Aatish Taseer belongs to a recent generation of Indian novelists writing in English, addressing an international readership. Unlike predecessors, colonial reference points are diminished, as writer and reader commute across the global village. Taseer’s wide and analytical perspective has something in common with contemporaries Amit Chaudhuri and Neel Mukherjee, but his style – at once highly intellectual and deeply poetic – is unique.
This immense and intense fourth “novel” is part fiction, part biography, part national history and part linguistic lexicon, crossing boundaries of genre and geography as it travels from America to Asia by way of Europe.
The narrator is Skanda, son of linguistics professor Toby Ketu. The opening sentence introduces him as “deep into his translation of The Birth of Kumara when his mother calls to say his father is on his deathbed”. Toby’s body is to be returned from Geneva for traditional burial in the contested terrain of the home/land he abandoned, where a modern New Delhi family abundant in step-parents and half-siblings gathers its far-flung members together.
Translation is the passion that binds Skanda to India and its multiple legacies. Unlike his sister living in Connecticut “for whom India doesn’t exist”, his inner world revolves around languages, continually revised and revisited in the process of translation. If Rurani’s transition is to a new present is absolute, Skanda’s return “home” plunges him into a past that interweaves his family’s history with that of post-colonial India.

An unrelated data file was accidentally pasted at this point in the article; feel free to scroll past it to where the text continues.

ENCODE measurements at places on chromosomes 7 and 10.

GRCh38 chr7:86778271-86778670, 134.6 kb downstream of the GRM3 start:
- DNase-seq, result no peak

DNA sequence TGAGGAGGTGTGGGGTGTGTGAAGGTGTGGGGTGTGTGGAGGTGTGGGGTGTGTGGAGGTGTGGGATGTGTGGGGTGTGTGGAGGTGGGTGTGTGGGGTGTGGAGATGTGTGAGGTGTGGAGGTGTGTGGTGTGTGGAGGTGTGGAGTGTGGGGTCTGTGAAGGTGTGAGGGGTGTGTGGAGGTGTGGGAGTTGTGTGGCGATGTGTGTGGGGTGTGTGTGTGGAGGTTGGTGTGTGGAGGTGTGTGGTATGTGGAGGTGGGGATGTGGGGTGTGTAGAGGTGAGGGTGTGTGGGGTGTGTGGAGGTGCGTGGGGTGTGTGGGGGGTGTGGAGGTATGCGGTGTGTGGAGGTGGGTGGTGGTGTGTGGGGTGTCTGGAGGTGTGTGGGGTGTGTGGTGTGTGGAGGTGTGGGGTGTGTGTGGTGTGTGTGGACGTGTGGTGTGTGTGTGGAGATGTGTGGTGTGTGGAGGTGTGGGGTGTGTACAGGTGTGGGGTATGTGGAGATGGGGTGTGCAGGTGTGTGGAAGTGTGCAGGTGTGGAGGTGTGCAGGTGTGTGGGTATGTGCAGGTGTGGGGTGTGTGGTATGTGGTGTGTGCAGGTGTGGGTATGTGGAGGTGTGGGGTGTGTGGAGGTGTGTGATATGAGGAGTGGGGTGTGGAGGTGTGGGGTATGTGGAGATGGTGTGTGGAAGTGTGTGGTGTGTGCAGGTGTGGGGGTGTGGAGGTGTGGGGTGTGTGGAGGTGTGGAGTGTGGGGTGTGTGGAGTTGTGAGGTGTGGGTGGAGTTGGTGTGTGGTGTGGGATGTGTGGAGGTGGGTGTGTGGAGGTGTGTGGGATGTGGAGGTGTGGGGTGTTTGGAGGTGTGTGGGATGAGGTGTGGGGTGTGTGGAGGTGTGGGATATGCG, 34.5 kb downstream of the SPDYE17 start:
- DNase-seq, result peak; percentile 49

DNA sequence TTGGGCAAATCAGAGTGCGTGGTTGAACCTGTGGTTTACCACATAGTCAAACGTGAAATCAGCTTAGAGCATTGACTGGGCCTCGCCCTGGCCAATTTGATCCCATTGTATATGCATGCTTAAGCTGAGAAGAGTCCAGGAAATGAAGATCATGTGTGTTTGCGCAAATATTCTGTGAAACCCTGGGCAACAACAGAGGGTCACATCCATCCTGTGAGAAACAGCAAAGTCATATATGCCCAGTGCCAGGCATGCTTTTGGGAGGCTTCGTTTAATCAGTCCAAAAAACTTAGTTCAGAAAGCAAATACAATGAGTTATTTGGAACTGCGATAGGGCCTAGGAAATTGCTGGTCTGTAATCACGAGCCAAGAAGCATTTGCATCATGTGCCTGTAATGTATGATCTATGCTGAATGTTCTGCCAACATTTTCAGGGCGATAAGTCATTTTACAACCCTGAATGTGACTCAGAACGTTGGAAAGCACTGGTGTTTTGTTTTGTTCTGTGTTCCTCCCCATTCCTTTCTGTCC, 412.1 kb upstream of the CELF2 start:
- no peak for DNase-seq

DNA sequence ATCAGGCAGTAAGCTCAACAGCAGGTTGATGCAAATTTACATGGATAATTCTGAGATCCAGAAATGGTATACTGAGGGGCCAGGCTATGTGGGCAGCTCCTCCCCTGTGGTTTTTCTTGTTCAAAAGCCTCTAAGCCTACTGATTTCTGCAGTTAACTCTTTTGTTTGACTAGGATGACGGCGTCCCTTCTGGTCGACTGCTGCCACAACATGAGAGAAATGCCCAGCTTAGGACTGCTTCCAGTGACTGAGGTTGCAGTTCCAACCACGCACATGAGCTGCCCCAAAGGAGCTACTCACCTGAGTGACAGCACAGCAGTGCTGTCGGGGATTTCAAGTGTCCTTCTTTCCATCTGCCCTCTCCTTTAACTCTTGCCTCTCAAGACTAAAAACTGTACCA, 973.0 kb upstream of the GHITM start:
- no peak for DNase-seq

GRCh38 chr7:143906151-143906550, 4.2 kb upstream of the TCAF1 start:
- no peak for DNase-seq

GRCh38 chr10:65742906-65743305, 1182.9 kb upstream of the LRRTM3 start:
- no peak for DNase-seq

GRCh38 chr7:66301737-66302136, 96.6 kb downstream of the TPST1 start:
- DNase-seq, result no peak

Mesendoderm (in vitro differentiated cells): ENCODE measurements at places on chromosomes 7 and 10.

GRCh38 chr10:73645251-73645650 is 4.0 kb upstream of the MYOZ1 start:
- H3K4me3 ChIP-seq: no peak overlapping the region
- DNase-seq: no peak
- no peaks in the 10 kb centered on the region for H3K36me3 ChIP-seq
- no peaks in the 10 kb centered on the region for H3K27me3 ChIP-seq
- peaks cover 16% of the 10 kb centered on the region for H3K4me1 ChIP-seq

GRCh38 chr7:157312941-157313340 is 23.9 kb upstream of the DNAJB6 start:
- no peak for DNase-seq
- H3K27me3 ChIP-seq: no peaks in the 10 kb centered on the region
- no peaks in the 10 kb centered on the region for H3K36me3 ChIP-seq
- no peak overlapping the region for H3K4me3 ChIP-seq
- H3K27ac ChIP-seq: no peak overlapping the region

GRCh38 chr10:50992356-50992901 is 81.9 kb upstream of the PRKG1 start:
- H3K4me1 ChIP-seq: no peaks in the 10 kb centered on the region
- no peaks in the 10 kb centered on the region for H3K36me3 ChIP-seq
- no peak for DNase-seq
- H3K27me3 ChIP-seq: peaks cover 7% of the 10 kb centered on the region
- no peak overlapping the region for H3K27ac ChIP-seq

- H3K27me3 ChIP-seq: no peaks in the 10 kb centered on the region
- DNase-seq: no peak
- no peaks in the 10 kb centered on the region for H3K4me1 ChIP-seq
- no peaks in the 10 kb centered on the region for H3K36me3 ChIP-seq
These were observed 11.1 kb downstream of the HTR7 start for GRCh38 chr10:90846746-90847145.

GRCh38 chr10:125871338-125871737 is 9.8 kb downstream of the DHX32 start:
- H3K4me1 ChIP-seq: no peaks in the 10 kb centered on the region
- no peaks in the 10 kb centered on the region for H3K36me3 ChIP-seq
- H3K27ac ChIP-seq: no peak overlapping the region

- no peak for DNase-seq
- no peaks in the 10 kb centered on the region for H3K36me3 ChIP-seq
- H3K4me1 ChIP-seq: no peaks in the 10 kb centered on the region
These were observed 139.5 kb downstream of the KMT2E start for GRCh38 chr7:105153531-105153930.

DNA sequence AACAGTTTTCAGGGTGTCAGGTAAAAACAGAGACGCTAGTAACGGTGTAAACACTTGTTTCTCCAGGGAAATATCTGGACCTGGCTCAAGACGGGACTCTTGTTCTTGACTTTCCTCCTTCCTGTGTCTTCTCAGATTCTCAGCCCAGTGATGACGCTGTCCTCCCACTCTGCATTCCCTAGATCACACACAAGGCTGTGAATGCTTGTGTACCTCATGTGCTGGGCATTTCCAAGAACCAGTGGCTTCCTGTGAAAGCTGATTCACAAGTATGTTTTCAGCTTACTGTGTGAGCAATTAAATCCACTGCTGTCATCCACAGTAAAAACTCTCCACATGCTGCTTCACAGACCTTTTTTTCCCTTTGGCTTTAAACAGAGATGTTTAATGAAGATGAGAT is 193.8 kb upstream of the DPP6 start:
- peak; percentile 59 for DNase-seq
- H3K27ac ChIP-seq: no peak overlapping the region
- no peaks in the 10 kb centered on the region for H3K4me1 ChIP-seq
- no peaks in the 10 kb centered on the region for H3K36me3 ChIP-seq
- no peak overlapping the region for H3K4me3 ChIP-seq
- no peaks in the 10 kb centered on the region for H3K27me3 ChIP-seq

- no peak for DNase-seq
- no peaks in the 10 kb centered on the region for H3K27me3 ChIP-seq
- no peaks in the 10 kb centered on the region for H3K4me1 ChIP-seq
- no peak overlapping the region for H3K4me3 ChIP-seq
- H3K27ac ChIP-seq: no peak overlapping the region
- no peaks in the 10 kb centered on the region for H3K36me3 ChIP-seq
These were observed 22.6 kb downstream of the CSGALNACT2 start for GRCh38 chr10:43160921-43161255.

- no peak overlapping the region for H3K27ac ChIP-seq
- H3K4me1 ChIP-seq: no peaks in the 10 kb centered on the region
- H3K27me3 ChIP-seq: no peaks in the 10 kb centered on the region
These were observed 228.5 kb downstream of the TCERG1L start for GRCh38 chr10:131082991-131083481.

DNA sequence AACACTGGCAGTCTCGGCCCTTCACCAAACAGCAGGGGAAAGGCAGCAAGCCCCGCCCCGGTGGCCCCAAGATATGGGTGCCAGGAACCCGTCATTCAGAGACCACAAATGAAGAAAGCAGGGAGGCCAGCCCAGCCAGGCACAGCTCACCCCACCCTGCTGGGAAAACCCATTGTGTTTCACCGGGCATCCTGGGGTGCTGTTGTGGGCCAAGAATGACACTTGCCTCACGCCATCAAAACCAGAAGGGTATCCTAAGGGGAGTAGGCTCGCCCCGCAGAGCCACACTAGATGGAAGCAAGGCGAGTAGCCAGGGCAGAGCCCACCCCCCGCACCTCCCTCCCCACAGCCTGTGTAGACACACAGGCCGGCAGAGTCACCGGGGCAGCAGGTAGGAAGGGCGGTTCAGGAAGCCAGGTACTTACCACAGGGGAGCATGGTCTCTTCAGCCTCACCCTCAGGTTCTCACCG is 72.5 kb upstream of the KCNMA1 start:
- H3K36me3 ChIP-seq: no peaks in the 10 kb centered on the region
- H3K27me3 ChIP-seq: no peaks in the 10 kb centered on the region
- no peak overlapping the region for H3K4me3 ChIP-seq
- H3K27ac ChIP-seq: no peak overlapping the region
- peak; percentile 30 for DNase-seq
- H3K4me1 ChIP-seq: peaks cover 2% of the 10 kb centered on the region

The Way Things Were invokes big political and social themes with little hint of nostalgia: the poor evoke revulsion as well as pity and their treatment by the (even relatively) wealthy begs belief in its insulting and casual cruelty.
The panorama of class and cast generates multiple vernaculars, ranging from the mock-archaic to street slang to remnants of Bloomsbury-speak with residual public school inflections. Literary puns and frills abound. Having dismissed “Lawrence of Belgravia”, writer Gayatri Mann recalls her schooling thus: “All they ever taught us in bloody Tara Hall, was Billy the Bard, the Bronte-Shrontes, ‘I wandered lonely as a cloud’... They were so systematic, Les Angrez, in stamping out our culture”.
There is little argument that the fugue of language and heritage that is The Way Things Were is a substantive contribution to new writing from the subcontinent.
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